El País talks of more worry over the bacteria that cause plant plague, and an initiative to control them. A biologist says ‘There are 20 deadly pests banging on the doors of Europe. Their entry is imminent. People are not aware of the threat. There is a blithe and absolute unconsciousness on the subject’. Just one of these, the Xylella fastidiosa (‘the ebola of the olive tree’) puts at risk 300,000 jobs in the EU, says the article. The European Commission is working on solutions, but many ‘useful pesticides’ (say the farmers) are banned under European law.
Andalucía is short of water. Shorter than ever, says El Independiente de Granada here. A map shows the driest areas of the region. Thirteen agricultural regions are currently in severe drought, six more than in June, while there were none just a year ago.
The environmental tragedy which is currently suffered by the Mar Menor is no stranger to this section of BoT. The lagoon is ‘probably changed forever’ as reported last week. Indeed, a major protest was held in Cartagena against the situation, with representation from every party... except Vox. Odd then, that the winning party in all the parishes that surround the inland sea, except one, went to Abascal’s boys. The story is here.
Now a no-confidence motion against the ruling PP in the Murcia regional government by the PSOE over the Mar Menor issue may go ahead on December 13th, with the novel support of Ciudadanos, says El Independiente here.
Magnet shows us here who owns all the different foodstuffs we buy. It seems that nine multinationals hold the key to our larders.
From El País in English here: ‘The Franco family fortune: €102 million and 258 properties. The late dictator’s grandchildren control assets that include a palace, 22 homes, 195 garage spaces, 29 country estates, five commercial premises and three rural plots’.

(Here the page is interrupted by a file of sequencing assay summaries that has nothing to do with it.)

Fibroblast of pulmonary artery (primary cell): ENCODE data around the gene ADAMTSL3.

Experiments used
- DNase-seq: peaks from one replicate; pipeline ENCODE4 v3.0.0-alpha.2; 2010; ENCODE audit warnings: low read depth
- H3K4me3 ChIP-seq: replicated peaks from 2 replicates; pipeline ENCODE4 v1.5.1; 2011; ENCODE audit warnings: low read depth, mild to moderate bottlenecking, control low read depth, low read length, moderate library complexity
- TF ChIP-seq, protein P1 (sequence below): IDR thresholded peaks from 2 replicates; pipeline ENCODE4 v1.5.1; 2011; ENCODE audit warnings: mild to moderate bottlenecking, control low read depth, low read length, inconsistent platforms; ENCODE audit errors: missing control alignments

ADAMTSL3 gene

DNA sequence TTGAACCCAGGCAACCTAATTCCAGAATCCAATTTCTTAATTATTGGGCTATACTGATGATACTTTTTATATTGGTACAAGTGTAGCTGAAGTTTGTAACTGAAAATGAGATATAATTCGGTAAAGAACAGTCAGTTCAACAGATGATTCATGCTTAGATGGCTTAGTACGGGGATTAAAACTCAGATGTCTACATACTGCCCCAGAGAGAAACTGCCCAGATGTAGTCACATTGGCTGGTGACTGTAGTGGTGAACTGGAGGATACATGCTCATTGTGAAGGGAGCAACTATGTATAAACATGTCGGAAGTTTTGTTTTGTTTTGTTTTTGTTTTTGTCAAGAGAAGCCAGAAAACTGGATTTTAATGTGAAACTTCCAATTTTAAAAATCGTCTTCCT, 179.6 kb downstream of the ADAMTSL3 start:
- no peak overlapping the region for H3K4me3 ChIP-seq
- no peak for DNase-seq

The European Parliament calls to illegalise the Fundación Francisco Franco here.
The DGT is to make driving tests harder and more expensive says La Razón here.
The ugliest buildings in Spain – a thread on Reddit here. There are some shockers!
Spain continues to have one of the worst levels of English in Europe. A new study places the country in 25th spot on a list of 33 EU states with respect to its proficiency in the language’. Headline from El País in English here.
Rosalia the flamenco/pop sensation is in the news for her brief two-word political summation tweet (well, you can’t knock her mastery of the English language).
From Eye on Spain here ‘Navarra has some of the most beautiful villages in the country, not often a region that foreigners really think of visiting, but it really must be considered as there is so much to see. Here are 10 of the most beautiful villages...’.
Ideal tells us here that Granada has the most vegan restaurants per capita, while providing us with a list of the top ten vegan cities of Spain.
What to see in Guadix, Granada with España Fascinante here (btw, it gets very cold there in the winter!).
(On Santiago Abascal) Ghastly man. Scary outfit. Somehow the rise of the far right in Europe must be halted. Racists and xenophobes have come out of hiding in Spain and the UK. Ironically, many of those ‘expats’ (aka immigrants) in Spain are among their number and voted for Brexit.
(On is yoga a fake?) Ask any of us that used it to get through difficult times. Of course it's effective; at the very least it increases mobility.
Notice: I’ve never had any problems with email addresses, except for Gmail. If the BoT doesn’t arrive – as it should – then check your ‘Spam folder’ first, otherwise please let me know.
The socialists are coming (Chinese whispers edition). A comedy clip on YouTube here.